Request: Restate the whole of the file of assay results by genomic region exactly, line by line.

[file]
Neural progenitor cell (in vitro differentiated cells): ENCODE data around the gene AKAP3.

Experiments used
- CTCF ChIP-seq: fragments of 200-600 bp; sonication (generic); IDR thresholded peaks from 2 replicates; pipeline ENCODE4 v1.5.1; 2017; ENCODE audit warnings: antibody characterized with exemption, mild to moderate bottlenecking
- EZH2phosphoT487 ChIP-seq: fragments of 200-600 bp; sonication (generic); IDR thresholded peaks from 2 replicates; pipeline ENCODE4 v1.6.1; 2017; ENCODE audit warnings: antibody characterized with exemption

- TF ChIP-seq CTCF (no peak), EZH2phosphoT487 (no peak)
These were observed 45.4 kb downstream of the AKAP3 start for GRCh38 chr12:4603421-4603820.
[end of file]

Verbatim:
Neural progenitor cell (in vitro differentiated cells): ENCODE data around the gene AKAP3.

Experiments used
- CTCF ChIP-seq: fragments of 200-600 bp; sonication (generic); IDR thresholded peaks from 2 replicates; pipeline ENCODE4 v1.5.1; 2017; ENCODE audit warnings: antibody characterized with exemption, mild to moderate bottlenecking
- EZH2phosphoT487 ChIP-seq: fragments of 200-600 bp; sonication (generic); IDR thresholded peaks from 2 replicates; pipeline ENCODE4 v1.6.1; 2017; ENCODE audit warnings: antibody characterized with exemption

- TF ChIP-seq CTCF (no peak), EZH2phosphoT487 (no peak)
These were observed 45.4 kb downstream of the AKAP3 start for GRCh38 chr12:4603421-4603820.